The Bottom Cross Side Instant Armbar.  Bottom cross side is a perilous position; however, the moment you can escape, you can an immediate armbar attack as you re-guard.

 

Top Cross Side Instant Armbar.  A fast and sudden attack when your partner tries to bench press you off from top cross side is the instant armbar.

 

 

The Overhook Armbar From Top Cross Side.  When you’re in top cross side, standard procedure dictates that you clear your partner’s arm so that you have direct control of their neck and torso.  Of course, this also opens up opportunities to attack your partner’s arms.  One of my favourite attacks from top cross side is the overhook armbar.

 

 

The Cross Hip Armbar.  Here’s a fast, sneaky armbar from top cross side when your partner has their arm diagonally placed against your hip.

 

 

The Pressing Armbar From Top Cross Side. A smart move from top cross side is to initially attack with an americana.  Most people will defend the americana and fall directly into a more high percentage attack like the pressing armbar.

 

 

The 180 Armbar From Top Cross Side.  When you’re in top cross side and you’re controlling your partner with an underhook, you can immediately transition into a 180 armbar.  A key tip is to move your left foot like a J in order to land in the perfect position to finish the armbar.

 

 

Figure 4 Armbar From Top Cross Side.  Facing the legs is an unconventional way to maintain top cross side; but, doing so opens up a series of unsuspecting attacks; one of which, is the figure 4 armbar. A focal point for this technique is to control your partner’s upper arm as tightly as possible.

 

 

Knee On Belly Armbar.  Knee on belly is one of the most versatile and dominant control positions in BJJ.  Just the nature of the position can elicit an immediate armbar attack.  A common reaction from your partner is to bench press you; thus, opening up the perfect opportunity to hit an armbar.

 

 

180 Armbar From Knee On Belly. While maintaining the knee on belly position, your partner may try and push your knee off their torso; as this happens, control their elbow and spin around to the far side for an instant armbar.

 

 

Classic Armbar From Mount.  The classic armbar from mount is a way to introduce the armbar to absolute beginners.  The classic armbar has 6 steps.

  1. Control the elbow
  2. Knee to their neck
  3. S Sit
  4. Switch the arms and control the legs
  5. Your leg over their head
  6. Sit back to finish the armbar

 

 

Functional Armbar From Mount.  This is how you would armbar a skilled, athletic opponent who absolutely does not want to tap.  The most difficult part of hitting the armbar is the 1st part – controlling the elbow; so, in the functional armbar from mount, we focus on isolating both of our partner’s arms.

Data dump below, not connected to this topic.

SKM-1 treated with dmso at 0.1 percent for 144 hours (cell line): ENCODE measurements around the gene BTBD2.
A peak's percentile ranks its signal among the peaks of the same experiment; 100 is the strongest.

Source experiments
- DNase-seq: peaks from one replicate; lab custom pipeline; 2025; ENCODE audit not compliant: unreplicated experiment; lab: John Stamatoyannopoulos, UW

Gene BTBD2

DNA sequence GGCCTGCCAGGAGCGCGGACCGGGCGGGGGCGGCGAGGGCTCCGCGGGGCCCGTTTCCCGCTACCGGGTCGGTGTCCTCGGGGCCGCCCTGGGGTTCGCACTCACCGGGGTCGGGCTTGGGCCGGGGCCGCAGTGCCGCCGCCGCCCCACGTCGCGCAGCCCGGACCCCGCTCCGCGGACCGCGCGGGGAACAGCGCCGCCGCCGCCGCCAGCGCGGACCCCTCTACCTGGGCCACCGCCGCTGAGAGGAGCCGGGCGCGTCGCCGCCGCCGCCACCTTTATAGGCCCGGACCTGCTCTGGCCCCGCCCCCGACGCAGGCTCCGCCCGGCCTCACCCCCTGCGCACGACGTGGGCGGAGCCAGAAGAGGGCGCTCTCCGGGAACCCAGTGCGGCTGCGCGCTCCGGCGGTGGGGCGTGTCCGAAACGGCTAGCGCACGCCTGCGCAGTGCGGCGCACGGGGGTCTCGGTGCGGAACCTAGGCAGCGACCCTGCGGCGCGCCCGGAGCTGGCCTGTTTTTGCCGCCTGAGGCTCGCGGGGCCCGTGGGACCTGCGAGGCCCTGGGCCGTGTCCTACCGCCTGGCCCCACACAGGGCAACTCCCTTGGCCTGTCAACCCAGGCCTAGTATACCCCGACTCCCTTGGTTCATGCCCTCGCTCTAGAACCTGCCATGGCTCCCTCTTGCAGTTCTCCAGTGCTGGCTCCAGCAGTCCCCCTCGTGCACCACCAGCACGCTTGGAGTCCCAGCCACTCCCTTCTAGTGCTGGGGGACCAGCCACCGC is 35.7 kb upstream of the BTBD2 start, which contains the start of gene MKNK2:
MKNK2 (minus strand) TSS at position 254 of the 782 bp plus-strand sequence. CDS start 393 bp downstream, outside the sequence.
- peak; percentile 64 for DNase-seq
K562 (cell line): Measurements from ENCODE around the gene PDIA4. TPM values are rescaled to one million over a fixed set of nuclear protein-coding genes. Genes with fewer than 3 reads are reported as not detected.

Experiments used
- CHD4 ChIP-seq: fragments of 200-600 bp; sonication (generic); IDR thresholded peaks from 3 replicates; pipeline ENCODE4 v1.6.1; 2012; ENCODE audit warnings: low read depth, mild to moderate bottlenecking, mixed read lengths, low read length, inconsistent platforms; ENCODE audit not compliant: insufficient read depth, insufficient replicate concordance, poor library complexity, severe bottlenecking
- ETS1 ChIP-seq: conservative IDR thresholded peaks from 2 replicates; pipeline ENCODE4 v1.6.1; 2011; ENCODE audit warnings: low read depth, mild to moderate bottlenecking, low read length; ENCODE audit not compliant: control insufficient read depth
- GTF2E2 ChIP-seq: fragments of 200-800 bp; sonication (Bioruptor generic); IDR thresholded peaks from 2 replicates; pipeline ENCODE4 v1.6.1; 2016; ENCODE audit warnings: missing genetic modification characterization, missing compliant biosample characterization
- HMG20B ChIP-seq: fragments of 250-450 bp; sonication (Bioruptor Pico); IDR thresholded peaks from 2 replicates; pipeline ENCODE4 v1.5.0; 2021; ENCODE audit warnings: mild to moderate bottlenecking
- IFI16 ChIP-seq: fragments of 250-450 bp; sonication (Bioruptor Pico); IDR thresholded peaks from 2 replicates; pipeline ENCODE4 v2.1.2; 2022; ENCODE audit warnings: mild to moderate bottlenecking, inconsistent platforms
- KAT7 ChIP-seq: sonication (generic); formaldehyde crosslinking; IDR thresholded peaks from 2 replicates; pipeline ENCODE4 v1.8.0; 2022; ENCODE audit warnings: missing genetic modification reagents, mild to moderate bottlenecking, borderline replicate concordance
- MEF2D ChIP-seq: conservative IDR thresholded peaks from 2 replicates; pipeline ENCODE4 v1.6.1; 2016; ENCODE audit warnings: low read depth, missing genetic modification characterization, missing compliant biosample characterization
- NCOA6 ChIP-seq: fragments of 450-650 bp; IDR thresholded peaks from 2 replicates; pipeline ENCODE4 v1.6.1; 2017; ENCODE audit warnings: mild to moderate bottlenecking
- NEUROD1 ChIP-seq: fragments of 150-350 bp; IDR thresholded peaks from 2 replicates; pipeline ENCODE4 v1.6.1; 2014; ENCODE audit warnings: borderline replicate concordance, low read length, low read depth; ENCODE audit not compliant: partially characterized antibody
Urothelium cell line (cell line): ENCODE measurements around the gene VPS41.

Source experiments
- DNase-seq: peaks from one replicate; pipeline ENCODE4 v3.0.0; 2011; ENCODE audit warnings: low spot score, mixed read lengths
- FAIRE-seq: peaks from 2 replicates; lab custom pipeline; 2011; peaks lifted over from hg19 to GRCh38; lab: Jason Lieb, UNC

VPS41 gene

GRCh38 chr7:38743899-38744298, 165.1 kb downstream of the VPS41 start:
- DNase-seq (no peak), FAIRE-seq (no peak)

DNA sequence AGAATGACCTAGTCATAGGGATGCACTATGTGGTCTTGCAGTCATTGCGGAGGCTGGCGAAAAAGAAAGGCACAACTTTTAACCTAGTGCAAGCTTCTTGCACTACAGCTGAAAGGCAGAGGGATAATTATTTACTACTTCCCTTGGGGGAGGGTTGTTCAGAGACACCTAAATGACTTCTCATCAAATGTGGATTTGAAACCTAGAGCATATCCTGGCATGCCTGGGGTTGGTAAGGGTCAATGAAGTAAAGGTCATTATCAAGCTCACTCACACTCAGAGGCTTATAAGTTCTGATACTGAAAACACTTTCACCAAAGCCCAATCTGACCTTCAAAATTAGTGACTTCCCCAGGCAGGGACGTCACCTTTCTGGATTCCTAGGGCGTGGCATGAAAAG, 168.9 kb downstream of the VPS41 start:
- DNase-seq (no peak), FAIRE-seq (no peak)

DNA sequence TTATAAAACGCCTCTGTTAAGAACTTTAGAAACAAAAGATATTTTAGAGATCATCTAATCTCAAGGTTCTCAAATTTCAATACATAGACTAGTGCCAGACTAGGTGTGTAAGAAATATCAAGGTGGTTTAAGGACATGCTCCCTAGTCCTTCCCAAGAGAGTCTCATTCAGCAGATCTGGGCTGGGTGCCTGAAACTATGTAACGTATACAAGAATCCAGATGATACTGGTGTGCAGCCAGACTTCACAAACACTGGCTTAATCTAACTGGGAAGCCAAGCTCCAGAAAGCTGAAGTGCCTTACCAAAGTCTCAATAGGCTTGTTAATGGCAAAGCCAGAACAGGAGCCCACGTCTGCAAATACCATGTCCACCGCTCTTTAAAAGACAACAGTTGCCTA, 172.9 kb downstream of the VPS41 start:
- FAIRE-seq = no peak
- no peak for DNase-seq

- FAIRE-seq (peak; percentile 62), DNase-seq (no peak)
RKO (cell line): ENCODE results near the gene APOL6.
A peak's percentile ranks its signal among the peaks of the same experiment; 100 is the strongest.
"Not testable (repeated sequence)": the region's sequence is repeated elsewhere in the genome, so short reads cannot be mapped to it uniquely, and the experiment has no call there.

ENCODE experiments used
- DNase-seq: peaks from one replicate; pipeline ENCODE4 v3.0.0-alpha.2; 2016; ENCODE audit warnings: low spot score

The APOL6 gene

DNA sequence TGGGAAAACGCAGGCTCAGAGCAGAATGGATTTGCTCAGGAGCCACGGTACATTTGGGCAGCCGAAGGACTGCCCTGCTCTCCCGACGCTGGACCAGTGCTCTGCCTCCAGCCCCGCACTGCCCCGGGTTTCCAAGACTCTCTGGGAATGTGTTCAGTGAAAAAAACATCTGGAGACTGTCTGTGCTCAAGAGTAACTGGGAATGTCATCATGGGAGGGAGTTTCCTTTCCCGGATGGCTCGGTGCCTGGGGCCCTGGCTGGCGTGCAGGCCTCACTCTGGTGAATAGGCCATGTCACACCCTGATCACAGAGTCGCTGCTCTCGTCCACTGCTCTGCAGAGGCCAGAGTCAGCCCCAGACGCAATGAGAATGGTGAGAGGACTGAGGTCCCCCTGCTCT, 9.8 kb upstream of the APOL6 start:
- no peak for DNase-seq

Belly Down Armbar From Mount.  This is a variation of the classic armbar from mount.  Instead of falling back to finish the armbar, we now fall forward; thus, making an escape highly improbable by your partner.

 

 

Armbar From The Back.  Starting with the gift wrap from the back positioning, you can now transition into an armbar by using a strong kimura control.

 

 

Figure 4 Armbar From Turtle.  One of the sneakiest armbars you can do.  When someone has you in turtle, look to control one of their arms.  The focal point is to control their upper arm as tightly as possible; doing this, keeps you safe from your partner winning back control on you; plus, it’s the critical feature in hitting the figure 4 armbar.

 

 

Deadlift Armbar From Top Turtle.  Top turtle is a dominant position in BJJ; but, your partner can also be highly defensive in this position; thus, disallowing you from launching conventional attacks; so, the alternative is to go for an unconventional submission.  Control your partner’s right wrist with both your hands and deadlift up to flip your partner directly into an armbar.

 

 

Flying Armbar.  Although this looks like a highly athletic technique; the truth of the matter is, you can do the flying armbar on anyone with strong resistant position from a standing position.

 

Here’s the full breakdown of all the Armbar techniques:

Ritchie Yip

Ritchie Yip

Ritchie Yip is the Head Instructor for InFighting Training Centers located in Downtown Vancouver and Brentwood Burnaby. InFighting Training Centers offers programs in Kickboxing, Brazilian Jiu Jitsu, Bootcamp Conditioning Classes and Personal Training